Although the company has gone through years with wars, SARS and bad economies – she says business has remained strong not only because of having a global clientele, but also because most travellers will continue to travel regardless of what’s happening in the world.
“People will never give up their God-given right to travel. They may alter it a little bit and you have to alter it with them,” she says. “I don’t want people to be afraid. I think life is short and the older you get you realize it more. Unfortunately, there are people who are nervous, there are some people who want to go to destinations where they don’t think things are happening, but who knows where that’s going to be? This could be anywhere. There’s just too many wonderful things out there and too many wonderful people to meet and lives to change and lives to enrich.”
Especially since launching the African Dreams division, Tully has become actively involved in charity and conservation work like relocating rhinos with Rhinos Without Borders and volunteering in schools and for other projects in Africa, which have become true highlights.
“I’ve gotten to live like a millionaire without being one – I am one now – but I didn’t [use to be]… I get to experience things that most people dream of,” she says. “I would always immerse myself in cultures and people, but when I saw the movie Pay It Forward, it really touched me and I believe in that: paying it forward in every place that you go.”
Whether it’s tagging and guarding rhinos or witness-ing a family in Cambodia get fresh well water for the first time, she says her clients are able to make a difference as they travel.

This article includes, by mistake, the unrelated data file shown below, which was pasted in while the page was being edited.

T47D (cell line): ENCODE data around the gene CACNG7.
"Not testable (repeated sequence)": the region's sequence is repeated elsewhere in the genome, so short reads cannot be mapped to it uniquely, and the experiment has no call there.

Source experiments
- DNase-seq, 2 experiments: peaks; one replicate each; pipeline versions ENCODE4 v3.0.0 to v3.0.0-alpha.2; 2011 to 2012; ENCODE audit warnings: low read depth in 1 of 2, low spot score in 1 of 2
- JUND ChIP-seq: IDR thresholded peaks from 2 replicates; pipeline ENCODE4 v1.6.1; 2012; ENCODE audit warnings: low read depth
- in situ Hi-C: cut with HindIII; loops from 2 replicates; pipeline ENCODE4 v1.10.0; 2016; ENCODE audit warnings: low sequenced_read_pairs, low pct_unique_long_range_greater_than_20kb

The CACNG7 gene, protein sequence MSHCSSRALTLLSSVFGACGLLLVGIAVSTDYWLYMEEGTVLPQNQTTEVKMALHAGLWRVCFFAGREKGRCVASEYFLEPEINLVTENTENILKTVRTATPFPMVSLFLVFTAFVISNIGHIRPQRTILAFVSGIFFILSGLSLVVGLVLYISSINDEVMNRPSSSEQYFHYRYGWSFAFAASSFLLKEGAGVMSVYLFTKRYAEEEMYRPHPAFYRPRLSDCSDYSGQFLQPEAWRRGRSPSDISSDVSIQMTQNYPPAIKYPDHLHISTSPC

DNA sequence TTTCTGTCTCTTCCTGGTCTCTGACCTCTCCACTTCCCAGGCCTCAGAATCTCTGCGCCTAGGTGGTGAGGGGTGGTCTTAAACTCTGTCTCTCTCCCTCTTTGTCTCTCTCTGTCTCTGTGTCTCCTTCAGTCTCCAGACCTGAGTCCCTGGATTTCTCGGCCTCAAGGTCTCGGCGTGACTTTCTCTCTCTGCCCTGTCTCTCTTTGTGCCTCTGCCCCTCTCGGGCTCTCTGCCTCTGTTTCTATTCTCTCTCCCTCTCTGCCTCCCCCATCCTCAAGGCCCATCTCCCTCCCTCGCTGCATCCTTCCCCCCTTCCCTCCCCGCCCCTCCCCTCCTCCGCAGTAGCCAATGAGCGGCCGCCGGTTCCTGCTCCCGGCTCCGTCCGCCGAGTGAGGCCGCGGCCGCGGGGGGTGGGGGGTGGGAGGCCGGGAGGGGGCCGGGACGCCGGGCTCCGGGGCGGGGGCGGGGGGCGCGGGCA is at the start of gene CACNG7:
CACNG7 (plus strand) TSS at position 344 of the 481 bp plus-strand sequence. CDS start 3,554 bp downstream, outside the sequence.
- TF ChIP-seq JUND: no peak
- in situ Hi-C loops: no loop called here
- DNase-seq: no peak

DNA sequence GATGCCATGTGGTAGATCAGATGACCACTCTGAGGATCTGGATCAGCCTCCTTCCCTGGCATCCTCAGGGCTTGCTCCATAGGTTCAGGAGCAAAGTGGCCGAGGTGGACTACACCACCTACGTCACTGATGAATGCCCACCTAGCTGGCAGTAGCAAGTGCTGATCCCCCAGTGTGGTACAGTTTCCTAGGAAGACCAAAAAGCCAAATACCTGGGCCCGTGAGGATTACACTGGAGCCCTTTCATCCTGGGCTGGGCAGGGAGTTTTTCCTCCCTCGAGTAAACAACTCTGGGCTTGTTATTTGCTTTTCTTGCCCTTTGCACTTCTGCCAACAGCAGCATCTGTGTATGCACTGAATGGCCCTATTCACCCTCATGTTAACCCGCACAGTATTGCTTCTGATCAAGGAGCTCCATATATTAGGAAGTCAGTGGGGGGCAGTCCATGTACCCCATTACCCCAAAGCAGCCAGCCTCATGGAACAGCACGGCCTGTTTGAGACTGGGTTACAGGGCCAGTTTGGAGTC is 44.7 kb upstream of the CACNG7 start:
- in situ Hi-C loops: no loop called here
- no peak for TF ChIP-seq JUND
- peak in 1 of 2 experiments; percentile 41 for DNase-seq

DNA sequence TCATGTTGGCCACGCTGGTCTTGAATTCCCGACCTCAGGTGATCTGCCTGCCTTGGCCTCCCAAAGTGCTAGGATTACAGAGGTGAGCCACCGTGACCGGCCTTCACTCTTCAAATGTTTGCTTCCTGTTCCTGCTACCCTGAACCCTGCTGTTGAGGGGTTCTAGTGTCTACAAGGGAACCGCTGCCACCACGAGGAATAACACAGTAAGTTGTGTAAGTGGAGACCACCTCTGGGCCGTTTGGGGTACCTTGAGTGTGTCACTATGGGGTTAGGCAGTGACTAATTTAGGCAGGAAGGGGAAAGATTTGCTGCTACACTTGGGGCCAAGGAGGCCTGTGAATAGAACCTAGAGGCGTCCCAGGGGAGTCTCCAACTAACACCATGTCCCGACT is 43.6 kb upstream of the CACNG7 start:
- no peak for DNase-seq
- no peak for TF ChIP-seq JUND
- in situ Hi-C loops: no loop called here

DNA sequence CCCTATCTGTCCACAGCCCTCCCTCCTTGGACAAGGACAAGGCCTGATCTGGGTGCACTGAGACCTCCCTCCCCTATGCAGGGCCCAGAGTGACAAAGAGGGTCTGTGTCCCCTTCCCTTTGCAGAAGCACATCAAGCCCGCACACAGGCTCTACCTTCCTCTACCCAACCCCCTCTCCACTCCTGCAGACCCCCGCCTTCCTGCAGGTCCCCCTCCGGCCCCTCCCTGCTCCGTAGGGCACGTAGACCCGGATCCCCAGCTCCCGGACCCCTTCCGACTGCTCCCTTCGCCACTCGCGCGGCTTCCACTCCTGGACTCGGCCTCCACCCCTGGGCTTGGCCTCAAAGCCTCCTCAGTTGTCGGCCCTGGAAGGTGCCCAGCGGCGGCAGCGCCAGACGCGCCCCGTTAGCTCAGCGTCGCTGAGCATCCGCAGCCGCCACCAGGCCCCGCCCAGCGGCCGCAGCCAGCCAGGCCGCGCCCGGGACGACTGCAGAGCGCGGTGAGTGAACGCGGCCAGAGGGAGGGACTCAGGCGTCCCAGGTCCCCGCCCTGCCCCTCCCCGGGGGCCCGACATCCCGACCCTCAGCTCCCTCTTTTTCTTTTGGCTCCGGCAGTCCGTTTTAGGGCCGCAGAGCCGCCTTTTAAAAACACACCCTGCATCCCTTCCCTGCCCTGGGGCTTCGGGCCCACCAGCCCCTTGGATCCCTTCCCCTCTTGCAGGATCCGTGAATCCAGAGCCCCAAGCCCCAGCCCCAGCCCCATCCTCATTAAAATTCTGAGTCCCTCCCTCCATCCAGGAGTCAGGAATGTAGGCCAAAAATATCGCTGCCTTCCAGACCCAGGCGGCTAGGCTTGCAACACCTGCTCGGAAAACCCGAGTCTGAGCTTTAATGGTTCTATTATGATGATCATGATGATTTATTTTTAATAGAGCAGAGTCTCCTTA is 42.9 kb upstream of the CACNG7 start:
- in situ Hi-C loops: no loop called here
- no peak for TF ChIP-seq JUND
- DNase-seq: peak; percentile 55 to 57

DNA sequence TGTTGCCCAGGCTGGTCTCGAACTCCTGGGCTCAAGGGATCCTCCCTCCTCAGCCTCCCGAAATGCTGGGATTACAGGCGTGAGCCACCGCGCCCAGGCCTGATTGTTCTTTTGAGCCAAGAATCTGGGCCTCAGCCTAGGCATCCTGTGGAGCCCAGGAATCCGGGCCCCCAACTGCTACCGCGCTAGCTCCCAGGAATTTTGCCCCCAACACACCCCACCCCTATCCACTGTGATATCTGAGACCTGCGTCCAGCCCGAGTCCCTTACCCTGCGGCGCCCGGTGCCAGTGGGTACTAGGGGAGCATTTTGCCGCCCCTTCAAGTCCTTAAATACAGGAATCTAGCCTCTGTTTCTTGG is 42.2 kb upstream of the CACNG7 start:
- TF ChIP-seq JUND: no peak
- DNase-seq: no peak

“It’s about how do you travel today and give back? You can have all of these creature comforts but still at the end of the day or during the day you can go make a difference in somebody’s else’s life: it opens your eyes to so many different things,” she says. “I want to save the elephants and the rhinos, I want to bring more people to Africa, I want to get more people to travel and get outside of their comfort zone.”
Her goals for the future also include engaging with younger generations, both as staff and clients, as well as continuing to showcase the value of a travel agent.
“Our industry needs to stay alive, we need to keep professional people in. We need to still keep young people in,” she says. “I’m sure some parents aren’t excited if their kid says, ‘Oh, I want to become a travel agent’ – well they should be, because can I tell you something, I make more money than every single one of my friends that are university graduates. I’ve seen the world and I’m happier with what I do.”
And, while she’s going on 30 years in business, she has no plans to slow down any day soon.
“I see the future as just staying focused, staying driven. I will never lose my passion, I’m not worried about that,” she says. “I’ll be 85 years old and people will be telling me, ‘Okay, Mary Jean, don’t you think you should retire now?’ I can’t ever foresee that day when I retire. Ever.”